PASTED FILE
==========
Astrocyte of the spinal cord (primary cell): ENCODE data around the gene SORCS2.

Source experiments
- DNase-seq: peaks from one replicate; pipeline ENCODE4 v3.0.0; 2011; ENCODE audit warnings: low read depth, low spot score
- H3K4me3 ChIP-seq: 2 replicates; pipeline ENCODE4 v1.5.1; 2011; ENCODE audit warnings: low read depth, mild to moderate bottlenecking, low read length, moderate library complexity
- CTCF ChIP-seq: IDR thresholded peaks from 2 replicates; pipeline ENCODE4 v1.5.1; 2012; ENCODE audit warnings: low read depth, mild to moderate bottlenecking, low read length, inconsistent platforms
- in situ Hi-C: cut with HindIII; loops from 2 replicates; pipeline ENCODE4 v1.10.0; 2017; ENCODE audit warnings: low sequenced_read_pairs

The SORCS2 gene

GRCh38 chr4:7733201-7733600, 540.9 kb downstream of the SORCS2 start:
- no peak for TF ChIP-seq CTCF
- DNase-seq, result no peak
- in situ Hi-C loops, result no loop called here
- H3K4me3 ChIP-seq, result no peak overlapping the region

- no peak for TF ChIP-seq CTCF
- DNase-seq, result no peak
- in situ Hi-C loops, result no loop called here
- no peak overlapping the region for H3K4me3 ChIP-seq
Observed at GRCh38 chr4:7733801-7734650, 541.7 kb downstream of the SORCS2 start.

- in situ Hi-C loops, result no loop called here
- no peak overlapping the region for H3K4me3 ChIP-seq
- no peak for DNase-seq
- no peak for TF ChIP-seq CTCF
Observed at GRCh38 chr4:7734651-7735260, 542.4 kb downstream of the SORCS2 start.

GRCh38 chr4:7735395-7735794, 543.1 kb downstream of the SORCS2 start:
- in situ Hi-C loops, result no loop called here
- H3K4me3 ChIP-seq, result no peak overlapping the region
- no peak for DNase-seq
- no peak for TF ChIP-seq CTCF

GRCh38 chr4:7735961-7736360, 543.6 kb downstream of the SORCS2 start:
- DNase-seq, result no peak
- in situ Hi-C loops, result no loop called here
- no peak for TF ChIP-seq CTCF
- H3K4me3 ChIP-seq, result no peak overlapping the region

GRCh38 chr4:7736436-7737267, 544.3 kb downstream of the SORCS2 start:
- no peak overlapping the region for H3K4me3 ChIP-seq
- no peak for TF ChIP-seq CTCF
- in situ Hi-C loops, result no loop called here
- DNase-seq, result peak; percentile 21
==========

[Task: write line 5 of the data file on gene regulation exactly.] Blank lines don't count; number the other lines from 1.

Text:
- CTCF ChIP-seq: IDR thresholded peaks from 2 replicates; pipeline ENCODE4 v1.5.1; 2012; ENCODE audit warnings: low read depth, mild to moderate bottlenecking, low read length, inconsistent platforms